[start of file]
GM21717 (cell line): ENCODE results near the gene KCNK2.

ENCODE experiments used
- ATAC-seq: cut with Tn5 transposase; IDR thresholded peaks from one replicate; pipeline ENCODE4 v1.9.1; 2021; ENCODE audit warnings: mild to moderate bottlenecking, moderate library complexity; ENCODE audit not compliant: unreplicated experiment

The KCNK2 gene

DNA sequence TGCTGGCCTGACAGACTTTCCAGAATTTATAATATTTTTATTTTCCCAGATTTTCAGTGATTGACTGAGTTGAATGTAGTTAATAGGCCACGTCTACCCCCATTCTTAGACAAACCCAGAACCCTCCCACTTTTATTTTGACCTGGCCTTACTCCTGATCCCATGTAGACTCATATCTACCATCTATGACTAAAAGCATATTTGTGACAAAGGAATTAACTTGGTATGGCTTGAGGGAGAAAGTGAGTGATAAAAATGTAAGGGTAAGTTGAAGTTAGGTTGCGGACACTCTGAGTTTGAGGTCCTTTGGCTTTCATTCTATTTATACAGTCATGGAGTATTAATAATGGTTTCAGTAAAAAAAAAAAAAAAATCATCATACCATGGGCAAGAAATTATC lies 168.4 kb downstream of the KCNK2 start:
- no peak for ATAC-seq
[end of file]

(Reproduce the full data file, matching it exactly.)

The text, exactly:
GM21717 (cell line): ENCODE results near the gene KCNK2.

ENCODE experiments used
- ATAC-seq: cut with Tn5 transposase; IDR thresholded peaks from one replicate; pipeline ENCODE4 v1.9.1; 2021; ENCODE audit warnings: mild to moderate bottlenecking, moderate library complexity; ENCODE audit not compliant: unreplicated experiment

The KCNK2 gene

DNA sequence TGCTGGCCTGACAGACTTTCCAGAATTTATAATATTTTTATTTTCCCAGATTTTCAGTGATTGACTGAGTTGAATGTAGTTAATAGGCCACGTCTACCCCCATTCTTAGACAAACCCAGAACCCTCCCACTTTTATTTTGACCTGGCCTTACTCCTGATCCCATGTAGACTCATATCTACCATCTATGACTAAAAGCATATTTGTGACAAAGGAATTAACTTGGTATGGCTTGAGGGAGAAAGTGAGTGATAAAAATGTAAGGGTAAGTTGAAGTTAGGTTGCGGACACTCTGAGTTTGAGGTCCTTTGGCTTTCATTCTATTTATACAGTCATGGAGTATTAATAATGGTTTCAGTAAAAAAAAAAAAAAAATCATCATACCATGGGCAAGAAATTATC lies 168.4 kb downstream of the KCNK2 start:
- no peak for ATAC-seq